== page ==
Have We Hit the Tipping Point When It Comes To Thinking About Drugs?

I wonder: Will Michael Phelps' cell-phone-documented encounter with a bong prove to be the event that finally -- FINALLY -- pushes Americans into a sensible, rational, adult discussion about drugs, legal and illegal?

Thirty years ago, Phelps would have been crucified (figuratively speaking).

Now? People are arguing that it was no big deal, and getoveritalready, and by the way, let's boycott Kelloggs. (I chose to link to this particular version of the boycott story only because it's completely mainstream. Ain't just a bunch of cranks like me talking about it.)

See, for example, this piece at the decidedly mainstream Big Money blog (and, as always, make sure to read the comments.)

And it's worth mentioning a point that's so obvious it's easy to overlook: When the Phelps story first broke a few weeks back, reporters covering the story assumed that the average reader/viewer/listener knew what a bong was. Thirty years ago? Not only would the average reporter/viewer/listener not known, but even if he/she did, he/she wasn't about to admit it. Prolly because, ya know, statistically speaking, a huge chunk of adult America is the much-hated baby boomer generation, and if you can find a baby boomer who doesn't know what a bong is, well, he/she is either lying or was so boring back-in-the-day that he/she isn't worth the time of day now. If that makes sense.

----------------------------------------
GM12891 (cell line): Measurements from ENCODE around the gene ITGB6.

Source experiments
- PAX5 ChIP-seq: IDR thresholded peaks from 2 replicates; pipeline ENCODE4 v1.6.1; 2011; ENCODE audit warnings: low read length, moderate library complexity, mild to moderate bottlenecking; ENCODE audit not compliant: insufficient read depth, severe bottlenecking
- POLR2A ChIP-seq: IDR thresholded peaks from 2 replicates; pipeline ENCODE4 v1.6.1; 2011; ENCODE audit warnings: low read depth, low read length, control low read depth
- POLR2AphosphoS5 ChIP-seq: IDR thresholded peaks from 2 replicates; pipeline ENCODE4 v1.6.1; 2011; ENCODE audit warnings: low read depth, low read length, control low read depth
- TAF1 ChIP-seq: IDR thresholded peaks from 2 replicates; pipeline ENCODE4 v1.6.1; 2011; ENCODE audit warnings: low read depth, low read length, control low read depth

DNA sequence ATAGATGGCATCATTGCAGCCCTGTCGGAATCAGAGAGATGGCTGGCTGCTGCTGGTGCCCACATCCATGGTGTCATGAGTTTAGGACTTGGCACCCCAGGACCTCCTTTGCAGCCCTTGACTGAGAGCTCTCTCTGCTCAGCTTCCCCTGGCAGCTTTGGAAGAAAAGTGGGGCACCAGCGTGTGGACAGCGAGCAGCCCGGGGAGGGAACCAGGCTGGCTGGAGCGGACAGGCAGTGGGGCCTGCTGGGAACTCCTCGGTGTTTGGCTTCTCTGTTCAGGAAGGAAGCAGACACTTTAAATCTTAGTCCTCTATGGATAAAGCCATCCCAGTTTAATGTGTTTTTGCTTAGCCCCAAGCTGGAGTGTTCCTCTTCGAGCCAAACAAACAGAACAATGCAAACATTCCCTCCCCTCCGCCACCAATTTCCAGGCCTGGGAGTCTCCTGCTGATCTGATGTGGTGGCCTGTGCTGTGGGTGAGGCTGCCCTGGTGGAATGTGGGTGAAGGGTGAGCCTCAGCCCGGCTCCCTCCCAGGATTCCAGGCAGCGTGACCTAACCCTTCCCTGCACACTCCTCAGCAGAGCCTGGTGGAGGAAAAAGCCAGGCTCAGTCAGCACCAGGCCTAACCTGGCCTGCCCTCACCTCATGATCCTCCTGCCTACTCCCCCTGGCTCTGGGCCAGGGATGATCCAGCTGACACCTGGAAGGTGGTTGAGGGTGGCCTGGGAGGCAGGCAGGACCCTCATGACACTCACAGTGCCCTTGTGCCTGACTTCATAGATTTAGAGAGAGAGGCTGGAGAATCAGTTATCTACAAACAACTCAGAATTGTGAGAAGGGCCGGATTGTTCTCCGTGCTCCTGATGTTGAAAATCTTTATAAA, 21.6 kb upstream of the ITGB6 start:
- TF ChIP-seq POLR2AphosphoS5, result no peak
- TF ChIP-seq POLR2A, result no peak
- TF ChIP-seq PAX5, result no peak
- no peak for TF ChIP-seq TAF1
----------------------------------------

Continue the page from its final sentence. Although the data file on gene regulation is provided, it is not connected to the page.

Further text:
And another enormous chunk of the American population is the almost-as-large demographic known as the Echo Boom, and I'm pretty sure most of them know what a bong is, too.

Indeed, I think maybe illegal drugs are about to become hip. You wait and see: Any day now, Bill Clinton's gonna say "Oh, sorry, I lied about that. I DID inhale."